Fed Cuts Rates by a Quarter Point as Insurance Against Global Risks

Fed Cuts Rates by a Quarter Point as Insurance Against Global Risks

The Federal Reserve cut interest rates by a quarter-percentage point, the second cut this year.

The Fed moved its benchmark short-term rate target to a range between 1.75 percent and 2 percent at the conclusion of its two-day monetary policy meeting Wednesday.

“We took this step to help keep the economy strong in the face of some notable developments and to provide insurance against ongoing risks,” Fed chair Jerome Powell said in a press conference after the meeting.

The policy statement released after Wednesday’s meeting indicated the Fed could cut rates again in the months ahead if economic conditions continue to warrant a looser monetary policy.

The Fed’s statement noted that “the labor market remains strong and that economic activity has been rising at a moderate rate. Job gains have been solid, on average, in recent months, and the unemployment rate has remained low. Although household spending has been rising at a strong pace, business fixed investment and exports have weakened.”

Markets have been reflecting the expectations for a second rate cut this month ever since the Fed cut rates at its previous meeting in late July. Futures indicate that traders expect the Fed to cut another quarter of a percentage point before the end of the year.

Three members of the ten-member Federal Open Market Committee voted against Wednesday’s decision. Two would not have cut rates. The third would have cut by a half a percentage point.

Fed officials in August successfully dampened any expectations that they could cut by a half a percentage point at the September meeting.

In recent weeks, Fed officials have focused on slowing global growth, rising trade policy uncertainty, and very inflation as possibly indicating a need for further cuts.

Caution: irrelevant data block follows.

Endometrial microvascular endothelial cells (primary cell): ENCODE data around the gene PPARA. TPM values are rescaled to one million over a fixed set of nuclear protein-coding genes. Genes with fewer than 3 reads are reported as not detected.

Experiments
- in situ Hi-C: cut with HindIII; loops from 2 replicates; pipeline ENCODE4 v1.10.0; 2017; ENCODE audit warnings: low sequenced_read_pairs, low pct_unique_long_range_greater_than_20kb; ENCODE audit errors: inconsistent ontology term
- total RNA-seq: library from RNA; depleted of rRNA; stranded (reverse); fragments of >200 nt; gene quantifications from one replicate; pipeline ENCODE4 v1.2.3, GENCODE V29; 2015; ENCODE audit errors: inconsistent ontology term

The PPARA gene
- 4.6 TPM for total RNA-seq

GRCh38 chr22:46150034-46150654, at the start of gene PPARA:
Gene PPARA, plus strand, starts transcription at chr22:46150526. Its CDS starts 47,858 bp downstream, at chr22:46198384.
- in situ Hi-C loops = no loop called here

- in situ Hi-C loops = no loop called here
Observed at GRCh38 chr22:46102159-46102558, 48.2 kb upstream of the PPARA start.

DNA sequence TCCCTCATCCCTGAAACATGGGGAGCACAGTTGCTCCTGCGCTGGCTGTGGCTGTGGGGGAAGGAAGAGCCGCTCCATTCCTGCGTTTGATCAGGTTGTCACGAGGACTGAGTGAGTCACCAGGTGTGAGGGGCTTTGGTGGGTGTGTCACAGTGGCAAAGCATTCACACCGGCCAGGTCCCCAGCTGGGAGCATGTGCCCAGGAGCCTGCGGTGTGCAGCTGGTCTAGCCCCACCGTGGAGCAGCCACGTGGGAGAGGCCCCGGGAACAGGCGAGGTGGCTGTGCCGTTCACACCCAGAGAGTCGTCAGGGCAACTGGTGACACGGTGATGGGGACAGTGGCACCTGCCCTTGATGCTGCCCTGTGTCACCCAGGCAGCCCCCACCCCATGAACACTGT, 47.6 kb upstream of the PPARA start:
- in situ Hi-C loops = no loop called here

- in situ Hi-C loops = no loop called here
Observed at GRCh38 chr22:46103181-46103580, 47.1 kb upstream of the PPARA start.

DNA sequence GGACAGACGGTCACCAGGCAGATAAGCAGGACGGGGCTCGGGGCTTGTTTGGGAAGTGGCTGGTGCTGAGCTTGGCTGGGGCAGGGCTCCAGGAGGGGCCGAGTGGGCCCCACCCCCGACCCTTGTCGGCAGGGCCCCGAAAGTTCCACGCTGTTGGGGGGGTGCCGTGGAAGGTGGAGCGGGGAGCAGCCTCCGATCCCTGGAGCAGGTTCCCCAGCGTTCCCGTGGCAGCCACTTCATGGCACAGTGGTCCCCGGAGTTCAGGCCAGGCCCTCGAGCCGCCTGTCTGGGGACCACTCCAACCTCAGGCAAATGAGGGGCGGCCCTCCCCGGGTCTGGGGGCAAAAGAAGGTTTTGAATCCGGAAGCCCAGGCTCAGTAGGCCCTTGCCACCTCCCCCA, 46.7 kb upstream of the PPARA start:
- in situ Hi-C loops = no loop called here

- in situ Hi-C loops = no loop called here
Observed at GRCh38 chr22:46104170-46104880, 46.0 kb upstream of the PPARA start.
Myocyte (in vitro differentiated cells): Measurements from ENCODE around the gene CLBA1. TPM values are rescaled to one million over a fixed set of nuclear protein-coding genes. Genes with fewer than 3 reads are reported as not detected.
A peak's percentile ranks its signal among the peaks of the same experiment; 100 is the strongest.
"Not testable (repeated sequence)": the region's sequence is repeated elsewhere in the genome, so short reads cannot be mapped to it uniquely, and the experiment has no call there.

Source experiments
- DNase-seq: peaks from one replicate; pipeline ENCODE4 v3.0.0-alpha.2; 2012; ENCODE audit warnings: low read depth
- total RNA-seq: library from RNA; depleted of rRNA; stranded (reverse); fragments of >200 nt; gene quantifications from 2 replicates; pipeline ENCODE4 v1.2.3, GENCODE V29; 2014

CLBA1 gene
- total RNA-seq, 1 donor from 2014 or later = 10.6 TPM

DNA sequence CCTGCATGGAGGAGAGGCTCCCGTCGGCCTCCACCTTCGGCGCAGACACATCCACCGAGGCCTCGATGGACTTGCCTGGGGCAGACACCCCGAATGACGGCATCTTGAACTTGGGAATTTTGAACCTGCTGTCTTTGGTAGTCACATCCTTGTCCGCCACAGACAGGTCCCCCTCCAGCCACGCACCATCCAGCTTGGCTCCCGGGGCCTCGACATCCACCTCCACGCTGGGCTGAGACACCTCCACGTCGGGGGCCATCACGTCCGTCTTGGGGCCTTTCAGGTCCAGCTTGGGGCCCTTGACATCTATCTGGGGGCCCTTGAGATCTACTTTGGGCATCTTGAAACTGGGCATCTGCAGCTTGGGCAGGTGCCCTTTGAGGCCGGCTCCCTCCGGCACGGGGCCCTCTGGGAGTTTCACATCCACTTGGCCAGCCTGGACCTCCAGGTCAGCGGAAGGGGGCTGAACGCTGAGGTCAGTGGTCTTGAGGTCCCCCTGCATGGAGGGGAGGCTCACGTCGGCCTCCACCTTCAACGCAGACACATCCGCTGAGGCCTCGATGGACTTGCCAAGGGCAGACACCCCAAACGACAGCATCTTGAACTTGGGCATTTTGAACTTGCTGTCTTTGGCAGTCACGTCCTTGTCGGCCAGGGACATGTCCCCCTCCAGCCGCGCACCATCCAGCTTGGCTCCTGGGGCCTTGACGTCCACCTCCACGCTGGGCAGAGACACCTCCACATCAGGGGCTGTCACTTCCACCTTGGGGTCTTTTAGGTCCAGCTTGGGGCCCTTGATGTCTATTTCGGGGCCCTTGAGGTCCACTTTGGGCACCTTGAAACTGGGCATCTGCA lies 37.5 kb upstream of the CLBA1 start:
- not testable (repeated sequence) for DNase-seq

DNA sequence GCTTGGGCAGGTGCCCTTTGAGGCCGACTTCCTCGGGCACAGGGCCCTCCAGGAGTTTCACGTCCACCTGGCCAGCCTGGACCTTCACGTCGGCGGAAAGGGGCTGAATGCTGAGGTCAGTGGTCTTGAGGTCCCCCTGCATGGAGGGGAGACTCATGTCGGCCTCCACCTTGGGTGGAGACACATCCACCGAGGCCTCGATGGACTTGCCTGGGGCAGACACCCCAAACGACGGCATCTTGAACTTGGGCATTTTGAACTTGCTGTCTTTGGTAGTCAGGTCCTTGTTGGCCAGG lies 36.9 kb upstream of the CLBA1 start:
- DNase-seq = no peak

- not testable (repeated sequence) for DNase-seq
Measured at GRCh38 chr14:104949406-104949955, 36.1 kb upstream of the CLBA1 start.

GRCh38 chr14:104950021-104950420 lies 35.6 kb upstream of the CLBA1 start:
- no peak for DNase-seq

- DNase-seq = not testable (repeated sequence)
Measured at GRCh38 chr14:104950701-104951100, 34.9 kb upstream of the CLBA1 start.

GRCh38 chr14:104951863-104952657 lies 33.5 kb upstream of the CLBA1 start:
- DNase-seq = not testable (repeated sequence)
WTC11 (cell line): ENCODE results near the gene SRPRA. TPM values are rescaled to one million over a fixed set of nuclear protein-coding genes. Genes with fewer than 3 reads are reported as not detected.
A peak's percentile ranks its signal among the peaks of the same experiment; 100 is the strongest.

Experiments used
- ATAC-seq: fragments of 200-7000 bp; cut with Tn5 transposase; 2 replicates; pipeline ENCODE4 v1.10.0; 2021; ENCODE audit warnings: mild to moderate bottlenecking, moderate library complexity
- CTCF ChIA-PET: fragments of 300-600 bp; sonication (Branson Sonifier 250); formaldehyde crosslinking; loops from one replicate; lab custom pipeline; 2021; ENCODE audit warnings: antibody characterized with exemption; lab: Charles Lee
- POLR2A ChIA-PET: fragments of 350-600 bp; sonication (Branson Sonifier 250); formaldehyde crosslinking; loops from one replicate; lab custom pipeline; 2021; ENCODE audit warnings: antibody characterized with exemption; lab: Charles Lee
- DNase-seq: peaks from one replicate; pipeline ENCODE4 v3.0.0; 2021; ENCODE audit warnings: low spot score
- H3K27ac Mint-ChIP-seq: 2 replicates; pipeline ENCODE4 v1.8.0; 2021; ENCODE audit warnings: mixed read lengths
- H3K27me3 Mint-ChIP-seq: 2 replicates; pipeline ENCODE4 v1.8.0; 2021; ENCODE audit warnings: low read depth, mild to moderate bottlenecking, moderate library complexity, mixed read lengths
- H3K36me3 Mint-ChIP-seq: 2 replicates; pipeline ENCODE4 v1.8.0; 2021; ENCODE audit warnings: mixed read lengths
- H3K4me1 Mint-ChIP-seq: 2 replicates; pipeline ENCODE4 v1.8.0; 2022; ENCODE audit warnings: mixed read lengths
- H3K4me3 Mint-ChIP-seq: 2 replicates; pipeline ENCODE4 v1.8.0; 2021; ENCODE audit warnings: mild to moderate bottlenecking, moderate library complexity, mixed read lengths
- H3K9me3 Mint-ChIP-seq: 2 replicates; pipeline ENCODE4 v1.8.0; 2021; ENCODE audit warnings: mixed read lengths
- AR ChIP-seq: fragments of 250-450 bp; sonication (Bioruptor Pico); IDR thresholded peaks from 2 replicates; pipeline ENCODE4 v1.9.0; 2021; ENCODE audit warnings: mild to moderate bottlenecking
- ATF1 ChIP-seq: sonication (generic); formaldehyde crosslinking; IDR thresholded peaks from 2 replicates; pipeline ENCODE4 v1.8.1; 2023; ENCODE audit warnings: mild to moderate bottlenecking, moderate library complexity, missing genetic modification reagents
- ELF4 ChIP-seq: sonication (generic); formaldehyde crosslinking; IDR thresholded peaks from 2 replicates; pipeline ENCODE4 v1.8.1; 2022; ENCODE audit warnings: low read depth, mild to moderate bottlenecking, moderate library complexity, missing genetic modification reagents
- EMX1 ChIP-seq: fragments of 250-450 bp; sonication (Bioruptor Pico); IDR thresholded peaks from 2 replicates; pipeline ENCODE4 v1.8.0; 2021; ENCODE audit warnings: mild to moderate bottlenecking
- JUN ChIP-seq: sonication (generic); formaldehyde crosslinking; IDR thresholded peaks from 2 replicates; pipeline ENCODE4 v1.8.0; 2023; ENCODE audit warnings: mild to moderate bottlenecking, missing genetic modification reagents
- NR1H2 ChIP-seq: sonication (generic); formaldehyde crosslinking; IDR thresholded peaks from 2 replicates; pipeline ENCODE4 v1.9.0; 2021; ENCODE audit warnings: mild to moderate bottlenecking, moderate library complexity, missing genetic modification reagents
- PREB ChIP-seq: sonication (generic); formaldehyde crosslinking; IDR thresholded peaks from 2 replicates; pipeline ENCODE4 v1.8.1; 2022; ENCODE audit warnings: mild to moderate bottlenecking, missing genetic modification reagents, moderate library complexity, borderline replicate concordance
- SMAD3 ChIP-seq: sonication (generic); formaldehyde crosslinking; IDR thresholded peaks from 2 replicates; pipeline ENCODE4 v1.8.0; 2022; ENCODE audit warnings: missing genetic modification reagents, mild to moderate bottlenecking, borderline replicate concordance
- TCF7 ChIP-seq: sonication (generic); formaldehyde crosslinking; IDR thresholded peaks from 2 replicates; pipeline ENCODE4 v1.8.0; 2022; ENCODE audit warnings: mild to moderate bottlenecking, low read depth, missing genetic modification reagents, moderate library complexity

“Business investment and exports have weakened amid falling manufacturing output,” Powell said at the press conference. “The main reasons appear to be slower growth abroad and trade policy developments.”

Powell singled out weakened growth in Europe and China in particular. He also noted that trade policy tensions have “waxed and waned” this year, heightening uncertainty for businesses and investors. Geopolitical risks, including uncertainty around Brexit, may also be a drag, according to Powell.

The U.S. economy has sent mixed signals recently. Household spending and the labor market have continued to indicate strength while growth in the manufacturing sector and business investment has slowed. The manufacturing sector makes up about 12 percent of the U.S. economy and it is particularly vulnerable to weakening growth around the world and a stronger U.S. dollar that saps demand for exports. It is also politically important because reviving U.S. manufacturing is a key platform of Donald Trump’s re-election campaign.

Fed officials have long expected the U.S. economy to slow this year but say they intend to extend the economic expansion, now the longest on record. Over the long-term, the Fed thinks the U.S. economy should grow around 1.8 percent a year, far lower than the 3 to 4 percent the Trump administration is aiming for.  But in recent months they have become concerned that the economy could cool by more than anticipated, and many economists think a recession in the next two years is now more likely.